By Adebisi Onanuga and Robert Egbe
Judicial activities resumed in courts across Lagos State Tuesday following the suspension of an eight-week nationwide strike by the Judiciary Staff Union of Nigeria (JUSUN).
JUSUN embarked on the strike on April 6, to press home its demand for judicial autonomy and financial independence, but called it off on June 9.
The Court of Appeal on Lagos Island led the way in Lagos hearing nine matters, including suits by former NBA President Olisa Agbakoba, SAN against the Federal Republic of Nigeria; Lagos State Governor against Senior Advocate of Nigeria Ebun-Olu Adegboruwa, and two suits by the Attorney-General of the Federation against the late Peoples Democratic Party (PDP) chieftain Buruji Kashamu.
Activities were low key at the Federal High Court in Ikoyi with only one judge sitting. Other courtrooms were adjusting to the recent transfer of federal judges across the country.
At the Lagos High Court, Tafa Balewa Square (TBS), courtrooms were open and cleaners were seen cleaning the courts, while court registrars were seen preparing lists of expected cases.
The Nation observed lawyers filing new cases at the court’s litigation department.
One of them, Mr Ikechukwu Anima of the D Crest Chambers Lagos Island, who filed a suit for infringement of his client’s rights, expressed delight that courts had resumed, adding that the client almost lost hope of getting justice while the strike lasted.
One of the judges that sat was Justice O.O. Ogunjobi. He heard two cases involving customers of Eko Electricity Distribution Company and adjourned till July 7, for continuation of trial.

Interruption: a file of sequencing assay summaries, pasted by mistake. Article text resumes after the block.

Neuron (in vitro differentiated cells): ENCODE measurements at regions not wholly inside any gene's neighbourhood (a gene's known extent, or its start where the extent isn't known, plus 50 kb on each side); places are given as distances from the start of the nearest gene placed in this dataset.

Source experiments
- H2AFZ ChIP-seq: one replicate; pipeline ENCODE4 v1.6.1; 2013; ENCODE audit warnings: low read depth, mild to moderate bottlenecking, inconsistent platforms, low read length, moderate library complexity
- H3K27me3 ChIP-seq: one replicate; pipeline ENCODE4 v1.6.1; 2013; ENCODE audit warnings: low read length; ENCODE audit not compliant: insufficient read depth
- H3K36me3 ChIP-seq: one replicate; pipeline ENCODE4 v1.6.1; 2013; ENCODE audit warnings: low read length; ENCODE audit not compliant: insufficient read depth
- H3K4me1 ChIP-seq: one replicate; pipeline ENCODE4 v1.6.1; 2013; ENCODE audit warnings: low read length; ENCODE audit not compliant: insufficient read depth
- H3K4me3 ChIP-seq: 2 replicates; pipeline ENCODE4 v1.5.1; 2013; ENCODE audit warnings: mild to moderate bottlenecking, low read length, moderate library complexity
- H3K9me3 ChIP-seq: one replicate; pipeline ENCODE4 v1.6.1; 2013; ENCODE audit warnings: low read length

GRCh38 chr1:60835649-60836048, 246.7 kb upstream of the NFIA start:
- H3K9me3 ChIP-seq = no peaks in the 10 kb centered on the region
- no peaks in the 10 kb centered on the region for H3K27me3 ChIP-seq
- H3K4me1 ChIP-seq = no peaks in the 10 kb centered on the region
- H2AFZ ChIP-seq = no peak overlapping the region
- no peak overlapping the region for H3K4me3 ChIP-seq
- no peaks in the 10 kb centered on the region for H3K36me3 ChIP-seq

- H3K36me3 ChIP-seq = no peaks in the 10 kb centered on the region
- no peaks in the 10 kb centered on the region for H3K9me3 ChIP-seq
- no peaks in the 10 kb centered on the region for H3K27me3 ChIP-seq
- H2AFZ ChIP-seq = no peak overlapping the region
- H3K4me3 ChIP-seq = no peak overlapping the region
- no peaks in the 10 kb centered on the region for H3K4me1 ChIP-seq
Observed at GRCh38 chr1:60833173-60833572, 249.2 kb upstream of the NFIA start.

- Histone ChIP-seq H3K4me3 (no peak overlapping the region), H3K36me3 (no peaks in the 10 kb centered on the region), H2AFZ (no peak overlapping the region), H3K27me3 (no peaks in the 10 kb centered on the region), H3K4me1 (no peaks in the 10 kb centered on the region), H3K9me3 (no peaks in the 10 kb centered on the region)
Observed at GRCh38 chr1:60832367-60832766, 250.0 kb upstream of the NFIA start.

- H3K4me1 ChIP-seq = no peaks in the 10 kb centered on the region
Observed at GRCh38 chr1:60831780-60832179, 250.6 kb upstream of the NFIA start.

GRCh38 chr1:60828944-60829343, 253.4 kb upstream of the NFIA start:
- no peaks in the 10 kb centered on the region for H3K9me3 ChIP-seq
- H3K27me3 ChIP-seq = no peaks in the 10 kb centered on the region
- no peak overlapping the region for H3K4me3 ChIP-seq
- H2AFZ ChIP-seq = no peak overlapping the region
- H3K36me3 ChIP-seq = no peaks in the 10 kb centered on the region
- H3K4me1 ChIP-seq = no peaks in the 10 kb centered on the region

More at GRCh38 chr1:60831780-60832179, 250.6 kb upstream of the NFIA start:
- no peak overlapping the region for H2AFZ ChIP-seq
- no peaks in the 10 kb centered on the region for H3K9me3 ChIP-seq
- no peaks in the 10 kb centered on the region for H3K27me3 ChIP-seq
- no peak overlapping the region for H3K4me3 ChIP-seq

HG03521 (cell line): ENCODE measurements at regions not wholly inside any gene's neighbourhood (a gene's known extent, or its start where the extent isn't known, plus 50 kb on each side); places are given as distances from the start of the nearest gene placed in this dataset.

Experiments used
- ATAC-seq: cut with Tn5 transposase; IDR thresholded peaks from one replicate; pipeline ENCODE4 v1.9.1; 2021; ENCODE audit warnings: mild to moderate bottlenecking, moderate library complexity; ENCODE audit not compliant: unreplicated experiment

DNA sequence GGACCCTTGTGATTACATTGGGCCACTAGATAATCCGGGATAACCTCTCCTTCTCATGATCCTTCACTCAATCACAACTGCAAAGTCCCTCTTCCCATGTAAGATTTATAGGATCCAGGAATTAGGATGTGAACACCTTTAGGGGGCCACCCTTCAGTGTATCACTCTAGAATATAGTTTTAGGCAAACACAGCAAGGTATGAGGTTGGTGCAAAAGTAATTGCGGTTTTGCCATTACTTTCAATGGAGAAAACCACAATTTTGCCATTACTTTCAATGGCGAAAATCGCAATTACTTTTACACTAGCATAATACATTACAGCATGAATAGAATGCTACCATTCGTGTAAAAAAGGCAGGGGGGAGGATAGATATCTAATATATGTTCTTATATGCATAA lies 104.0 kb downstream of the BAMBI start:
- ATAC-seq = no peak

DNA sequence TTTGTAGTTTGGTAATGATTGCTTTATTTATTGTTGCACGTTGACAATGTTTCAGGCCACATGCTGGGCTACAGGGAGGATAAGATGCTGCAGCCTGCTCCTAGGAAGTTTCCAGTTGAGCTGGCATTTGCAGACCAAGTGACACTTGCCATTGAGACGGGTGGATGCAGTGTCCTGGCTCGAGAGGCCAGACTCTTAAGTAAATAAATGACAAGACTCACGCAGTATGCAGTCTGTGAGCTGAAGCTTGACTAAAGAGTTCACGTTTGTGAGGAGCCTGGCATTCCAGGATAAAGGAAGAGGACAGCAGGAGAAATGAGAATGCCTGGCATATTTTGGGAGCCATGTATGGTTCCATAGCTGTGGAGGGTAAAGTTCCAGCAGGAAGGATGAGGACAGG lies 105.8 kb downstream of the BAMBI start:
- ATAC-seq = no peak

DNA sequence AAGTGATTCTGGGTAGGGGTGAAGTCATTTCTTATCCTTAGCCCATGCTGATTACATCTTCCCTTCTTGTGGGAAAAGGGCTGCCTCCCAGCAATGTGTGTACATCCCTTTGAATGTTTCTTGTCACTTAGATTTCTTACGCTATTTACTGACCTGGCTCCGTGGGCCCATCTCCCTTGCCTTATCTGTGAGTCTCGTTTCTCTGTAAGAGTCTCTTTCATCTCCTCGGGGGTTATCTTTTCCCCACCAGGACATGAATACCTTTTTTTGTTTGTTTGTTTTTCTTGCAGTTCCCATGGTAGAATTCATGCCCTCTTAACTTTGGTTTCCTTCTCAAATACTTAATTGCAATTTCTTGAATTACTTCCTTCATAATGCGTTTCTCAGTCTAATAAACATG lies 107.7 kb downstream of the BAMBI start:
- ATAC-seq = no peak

One of the lawyers in the case, Mr A. A Lawal said “Lawyers are trying to get dates for their cases.”
Another lawyer, Mr Ben Eneremadu, said he was also informed on Monday that his case would come up Tuesday.
Eneremadu said: “We sued Eko Electricity for estimated billing and we asked them to install prepaid metres for their customers. I was called yesterday (Monday) by the court to inform us of Tuesday’s proceedings.”
Another lawyer, Mr Kene Usemezue, said his case was already fixed for Tuesday before the court went on strike.
Court activities fully resumed at the Ikeja High Court too as lawyers and litigants started driving in as early 8am.
Although all the courtrooms were open most judges could not sit due to the effect of the strike on justice administration.
Lawyers were seen moving in and out of various courtrooms getting new dates for trial of their part-heard cases.
In the courts where judges sat, they presided over cases listed for mention and fixed dates for hearing.
Among judges that sat Tuesday were Justice Sherifat Solebo of the Special Offences Court and Justices Hakeem Oshodi and Mojisola Dada both of the court’s Criminal Division.
The Nation reports that no fewer than six judges retired from the Lagos bench during the JUSUN strike having attained the mandatory retirement age of 65 years.
The registrars in the affected courts were seen moving case files to the office of the Chief Registrar of the High Court for re-assignment to new judges.
However, the registry department of the Ikeja High Court was a beehive of activities as lawyers made efforts to file fresh cases.
Commissioners for Oaths were also busy attending to deponents.
The situation was similar at the Magistrates Courts at Ogba and Tafawa Balewa Square.
JUSUN last Wednesday suspended the strike following a meeting between officials of the union and the National Judicial Council (NJC) led by the Chief Justice of Nigeria (CJN), Justice Ibrahim Tanko Muhammad.
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